Among the many programs for student researchers at The University of New Mexico, the only school in the state with the prestigious R1 designation from the Carnegie Classification of Institutions of Higher Education, is the Undergraduate Research Training Initiative for Student Enhancement (U-RISE). At the center of the U-RISE experience is research.
U-RISE supports motivated students from underrepresented groups to pursue graduate education in biomedical research, explained program manager Jenna Fonta, who also serves as a student mentor.
“We aim to remove barriers they might encounter on their way to graduate school. We help them connect with research mentors at UNM or support them with the relationships they already have with research mentors,” she said.
The other primary faculty are program director and Biology department chair Cristina Takacs and associate director and professor of Biology Helen Wearing. Ph.D. student Conner Mertz serves as a peer mentor for U-RISE participants. Principal lecturer from the English department Julianne Newmark and a grad student working with her, Catherine Hubka, teach the writing courses for U-RISE students.
Hispanic, native, black and other under-represented ethnicities make up only about 8 percent of the biomedical scientists in the U.S., Fonta said.
“We have a very diverse student population at UNM, and we want to support underrepresented students in pursuing fulfilling careers in biomedical science. Many students are not aware of the path to take to prepare for graduate school or may not have consistent funding to fully focus on their undergraduate work and research or lack mentors in the field to guide and support them. U-RISE is here to fill in any gaps for these already motivated students,” Fonta said.
U-RISE recruits rising juniors who have a GPA at or above 3.2, have strong letters of recommendation, and show commitment to a career in biomedical research, she noted. Students are required to participate in research at an institution outside of New Mexico to get more exposure to the biomedical science community and make professional connections and practice presenting their research in on-campus symposia and each year at the Society for Advancement of Chicanos/Hispanics & Native Americans in Science (SACNAS) annual conference. Students travel to the annual SACNAS conference to present posters on their research. During the summer leading into their final year, they travel to institutions outside of New Mexico to participate in summer research programs.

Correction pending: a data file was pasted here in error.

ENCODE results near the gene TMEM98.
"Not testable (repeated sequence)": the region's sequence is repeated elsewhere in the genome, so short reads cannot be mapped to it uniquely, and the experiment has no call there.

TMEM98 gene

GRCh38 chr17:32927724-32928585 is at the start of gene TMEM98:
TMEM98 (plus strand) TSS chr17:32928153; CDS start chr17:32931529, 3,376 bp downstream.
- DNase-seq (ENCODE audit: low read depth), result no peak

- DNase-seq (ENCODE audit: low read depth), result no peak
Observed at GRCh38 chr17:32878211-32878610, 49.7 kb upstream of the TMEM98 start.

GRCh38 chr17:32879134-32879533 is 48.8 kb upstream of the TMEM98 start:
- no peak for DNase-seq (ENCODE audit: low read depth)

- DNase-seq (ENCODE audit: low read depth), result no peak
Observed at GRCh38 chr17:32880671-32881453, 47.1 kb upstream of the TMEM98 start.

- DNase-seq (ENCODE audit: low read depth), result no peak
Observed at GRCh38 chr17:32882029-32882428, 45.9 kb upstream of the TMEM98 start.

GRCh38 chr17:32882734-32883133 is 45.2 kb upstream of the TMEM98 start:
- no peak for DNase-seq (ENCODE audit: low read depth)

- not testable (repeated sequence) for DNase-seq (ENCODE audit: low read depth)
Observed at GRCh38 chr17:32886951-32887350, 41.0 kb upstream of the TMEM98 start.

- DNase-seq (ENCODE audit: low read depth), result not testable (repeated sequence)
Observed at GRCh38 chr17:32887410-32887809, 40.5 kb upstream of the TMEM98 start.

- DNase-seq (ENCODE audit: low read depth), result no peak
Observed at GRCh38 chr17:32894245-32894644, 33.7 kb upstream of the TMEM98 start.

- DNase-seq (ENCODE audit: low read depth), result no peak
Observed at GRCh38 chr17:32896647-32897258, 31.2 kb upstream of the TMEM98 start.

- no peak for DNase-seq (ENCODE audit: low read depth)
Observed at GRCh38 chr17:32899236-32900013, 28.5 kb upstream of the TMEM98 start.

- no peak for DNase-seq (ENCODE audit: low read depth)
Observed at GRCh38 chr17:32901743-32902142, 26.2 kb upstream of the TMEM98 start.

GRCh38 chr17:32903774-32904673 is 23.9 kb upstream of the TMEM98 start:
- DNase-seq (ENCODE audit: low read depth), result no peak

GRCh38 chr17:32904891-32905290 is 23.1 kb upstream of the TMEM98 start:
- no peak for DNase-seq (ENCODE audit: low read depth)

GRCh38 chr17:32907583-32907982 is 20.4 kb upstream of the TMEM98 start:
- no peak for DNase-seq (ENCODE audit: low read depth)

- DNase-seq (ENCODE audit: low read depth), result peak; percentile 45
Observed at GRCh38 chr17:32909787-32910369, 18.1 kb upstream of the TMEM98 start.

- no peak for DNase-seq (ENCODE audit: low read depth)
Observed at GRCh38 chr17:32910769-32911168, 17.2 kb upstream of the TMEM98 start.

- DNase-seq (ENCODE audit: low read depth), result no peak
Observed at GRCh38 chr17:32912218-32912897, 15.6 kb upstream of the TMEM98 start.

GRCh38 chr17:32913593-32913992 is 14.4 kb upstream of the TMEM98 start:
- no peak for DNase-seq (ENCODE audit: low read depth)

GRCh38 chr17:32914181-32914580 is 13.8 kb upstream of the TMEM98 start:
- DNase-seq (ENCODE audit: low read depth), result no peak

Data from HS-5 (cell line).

“It’s important for students to get out of their comfort zones and push themselves to learn new skills. In their summer research, they must quickly learn about a new topic of research, learn new techniques, and use those techniques to contribute to the research project. They also learn how to work with another PI and lab colleagues. Making good connections at another institution strengthens their network and their grad school applications,” Fonta said.
U-RISE gives participating students a solid start on a career path and students who have a community of support are more likely to achieve their goals, Fonta said.
Recent graduates have gone on to John’s Hopkins University, University of Colorado Denver, Duke University, and the Max Planck Institute.
“We mostly focus on research careers in academia as professors and principal investigators since our ultimate goal is for the U-RISE scholars to go on and earn a Ph.D. or a dual degree like an MD/Ph.D. However, we also introduce the scholars to alternative career paths including scientist in industry or the National Labs, or starting a new biotechnology company,” Takacs said.
Current scholars in the U-RISE program are:
Adina Abudushalamu, majoring in Biochemistry with a minor in Computer Science, and currently identifying a research mentor.
Daisy Belmares-Ortega, majoring in Mechanical Engineering with a Minor in Applied Mathematics, and mentored by professor Rama Gullapalli of the UNM Department of Pathology.
Diego DeMmon, majoring in Chemistry and Biology, and mentored by professor Iréne Salinas, Department of Biology.
Alexa Gonzalez, majoring in Biology and Spanish, and mentored by Mubarak Syed, Department of Biology.
Brandi Hess, majoring in Biochemistry, also mentored by Syed.
Ellie Larence, majoring in Computer Science, and mentored by Melanie Moses, Department of Computer Science.
Marelessis Palomino, majoring in Chemical Engineering, and mentored by Diane Lidke, Department of Pathology
Brenda Ramos Villanueva, majoring in Biology, and mentored by Christopher Witt, Department of Biology
Julian Rojo, majoring in Chemical Engineering, Bioengineering concentration, with minors in Mathematics and Chemistry, also mentored by Lidke.
Brendan Sanders, majoring in Biochemistry, and mentored by Mark McCormick, Department of Biochemistry and Molecular Biology.
“In our program, we not only prepare students to get accepted into top graduate programs, we prepare them to thrive once in those programs. They will use the skills they start to build here throughout their careers,” Fonta added. “In U-RISE, we create a little community of students who are all working toward the same goal. The U-RISE team of faculty and staff all have graduate degrees and are here to support and mentor students in their journey to finish their degrees and enter graduate school with confidence.”
Image: Participants in the U-RISE Summer Research Symposium in August gave presentations about their projects and received feedback and support. Back row: Julian Rojo, Diego DeMmon, Cristina Takacs, Conner Mertz, Ellie Larence, and Adina Abudushalamu; Front row: Jenna Fonta, Brandi Hess, Helen Wearing, Daisy Belmares-Ortega, Brenda Ramos Villanueva, Alexa Gonzalez, and Brendan Sanders. Not pictured: Marelessis Palomino.